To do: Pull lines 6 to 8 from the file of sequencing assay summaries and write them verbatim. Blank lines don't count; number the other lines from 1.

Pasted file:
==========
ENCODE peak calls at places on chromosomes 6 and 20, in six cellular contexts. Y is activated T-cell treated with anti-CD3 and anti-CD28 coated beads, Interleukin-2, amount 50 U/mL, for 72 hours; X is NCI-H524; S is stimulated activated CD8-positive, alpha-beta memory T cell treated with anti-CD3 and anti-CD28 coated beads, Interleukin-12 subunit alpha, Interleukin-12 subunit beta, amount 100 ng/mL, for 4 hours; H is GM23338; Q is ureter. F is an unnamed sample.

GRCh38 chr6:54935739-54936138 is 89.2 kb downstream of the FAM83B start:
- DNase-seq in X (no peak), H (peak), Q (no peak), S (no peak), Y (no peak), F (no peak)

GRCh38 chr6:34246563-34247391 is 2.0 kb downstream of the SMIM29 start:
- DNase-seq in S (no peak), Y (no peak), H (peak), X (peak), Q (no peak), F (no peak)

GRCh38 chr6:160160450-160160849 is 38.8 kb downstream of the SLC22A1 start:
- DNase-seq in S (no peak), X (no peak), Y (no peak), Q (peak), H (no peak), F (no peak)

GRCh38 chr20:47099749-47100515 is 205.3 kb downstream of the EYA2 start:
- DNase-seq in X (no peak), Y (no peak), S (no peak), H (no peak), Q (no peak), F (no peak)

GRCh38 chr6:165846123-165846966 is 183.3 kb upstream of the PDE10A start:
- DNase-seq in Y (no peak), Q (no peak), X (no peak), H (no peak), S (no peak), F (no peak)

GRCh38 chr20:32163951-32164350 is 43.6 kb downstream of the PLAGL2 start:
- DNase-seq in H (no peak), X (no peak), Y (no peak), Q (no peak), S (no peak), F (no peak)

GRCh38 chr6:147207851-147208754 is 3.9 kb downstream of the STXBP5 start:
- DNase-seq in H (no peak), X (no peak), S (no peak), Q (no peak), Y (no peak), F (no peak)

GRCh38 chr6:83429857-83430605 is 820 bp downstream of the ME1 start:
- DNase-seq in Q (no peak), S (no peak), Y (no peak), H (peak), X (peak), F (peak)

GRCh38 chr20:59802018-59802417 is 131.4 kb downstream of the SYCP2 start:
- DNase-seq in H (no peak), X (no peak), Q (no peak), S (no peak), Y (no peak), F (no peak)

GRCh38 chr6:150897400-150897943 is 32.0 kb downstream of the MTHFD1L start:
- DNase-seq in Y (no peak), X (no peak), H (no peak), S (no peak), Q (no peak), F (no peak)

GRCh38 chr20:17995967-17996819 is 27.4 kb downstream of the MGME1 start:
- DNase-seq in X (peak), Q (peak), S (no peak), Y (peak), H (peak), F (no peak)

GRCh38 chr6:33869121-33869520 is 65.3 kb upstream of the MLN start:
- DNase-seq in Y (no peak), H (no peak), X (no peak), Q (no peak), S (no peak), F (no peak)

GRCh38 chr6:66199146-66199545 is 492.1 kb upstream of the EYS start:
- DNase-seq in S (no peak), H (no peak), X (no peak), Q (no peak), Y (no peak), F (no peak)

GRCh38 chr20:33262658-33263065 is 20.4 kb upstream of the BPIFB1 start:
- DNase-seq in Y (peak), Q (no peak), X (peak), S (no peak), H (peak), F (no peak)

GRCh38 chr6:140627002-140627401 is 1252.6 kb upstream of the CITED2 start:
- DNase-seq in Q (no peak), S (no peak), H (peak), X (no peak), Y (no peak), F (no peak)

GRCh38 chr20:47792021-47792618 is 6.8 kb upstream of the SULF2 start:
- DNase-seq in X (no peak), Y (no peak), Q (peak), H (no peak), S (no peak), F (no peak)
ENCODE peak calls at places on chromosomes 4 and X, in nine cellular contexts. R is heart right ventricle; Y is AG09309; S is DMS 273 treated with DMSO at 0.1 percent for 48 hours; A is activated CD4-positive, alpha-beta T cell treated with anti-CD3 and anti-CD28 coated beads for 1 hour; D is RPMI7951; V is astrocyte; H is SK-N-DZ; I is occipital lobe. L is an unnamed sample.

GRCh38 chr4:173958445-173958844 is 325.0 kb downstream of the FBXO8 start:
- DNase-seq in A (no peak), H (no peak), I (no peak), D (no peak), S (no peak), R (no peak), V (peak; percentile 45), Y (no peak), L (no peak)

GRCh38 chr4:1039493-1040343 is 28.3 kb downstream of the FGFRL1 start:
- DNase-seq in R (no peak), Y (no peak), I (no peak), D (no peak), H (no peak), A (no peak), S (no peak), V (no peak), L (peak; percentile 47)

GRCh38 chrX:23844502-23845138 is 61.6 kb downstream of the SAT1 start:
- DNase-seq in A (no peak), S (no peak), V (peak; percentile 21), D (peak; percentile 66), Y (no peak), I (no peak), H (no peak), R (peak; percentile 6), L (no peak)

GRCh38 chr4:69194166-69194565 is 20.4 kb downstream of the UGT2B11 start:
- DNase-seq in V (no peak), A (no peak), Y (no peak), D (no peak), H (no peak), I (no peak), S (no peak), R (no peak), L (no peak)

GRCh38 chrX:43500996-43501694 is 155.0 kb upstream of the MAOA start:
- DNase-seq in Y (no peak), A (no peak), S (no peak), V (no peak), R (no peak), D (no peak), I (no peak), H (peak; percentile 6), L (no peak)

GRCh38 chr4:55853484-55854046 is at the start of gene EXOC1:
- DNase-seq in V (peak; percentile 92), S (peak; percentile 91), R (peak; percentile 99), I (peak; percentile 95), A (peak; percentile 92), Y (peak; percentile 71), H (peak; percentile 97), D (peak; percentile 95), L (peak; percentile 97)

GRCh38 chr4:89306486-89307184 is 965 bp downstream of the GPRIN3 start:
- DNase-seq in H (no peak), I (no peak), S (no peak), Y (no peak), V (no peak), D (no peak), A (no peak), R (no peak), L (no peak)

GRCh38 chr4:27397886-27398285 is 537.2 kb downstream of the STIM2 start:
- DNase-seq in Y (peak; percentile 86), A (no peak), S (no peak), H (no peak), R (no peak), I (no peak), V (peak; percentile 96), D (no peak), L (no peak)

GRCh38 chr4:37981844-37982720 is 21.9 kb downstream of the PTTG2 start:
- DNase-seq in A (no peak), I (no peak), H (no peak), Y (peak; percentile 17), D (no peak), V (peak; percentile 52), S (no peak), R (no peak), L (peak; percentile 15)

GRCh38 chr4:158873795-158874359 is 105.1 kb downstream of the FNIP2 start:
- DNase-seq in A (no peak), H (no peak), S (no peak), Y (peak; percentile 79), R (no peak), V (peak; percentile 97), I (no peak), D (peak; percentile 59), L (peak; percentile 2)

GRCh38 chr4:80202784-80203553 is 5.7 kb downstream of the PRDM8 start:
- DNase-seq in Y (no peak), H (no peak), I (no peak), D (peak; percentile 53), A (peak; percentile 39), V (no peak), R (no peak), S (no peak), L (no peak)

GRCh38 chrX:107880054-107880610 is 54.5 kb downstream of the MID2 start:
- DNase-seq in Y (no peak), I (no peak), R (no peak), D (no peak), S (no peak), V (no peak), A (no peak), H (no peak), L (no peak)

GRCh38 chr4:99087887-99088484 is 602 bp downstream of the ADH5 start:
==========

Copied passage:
GRCh38 chr6:160160450-160160849 is 38.8 kb downstream of the SLC22A1 start:
- DNase-seq in S (no peak), X (no peak), Y (no peak), Q (peak), H (no peak), F (no peak)

GRCh38 chr20:47099749-47100515 is 205.3 kb downstream of the EYA2 start: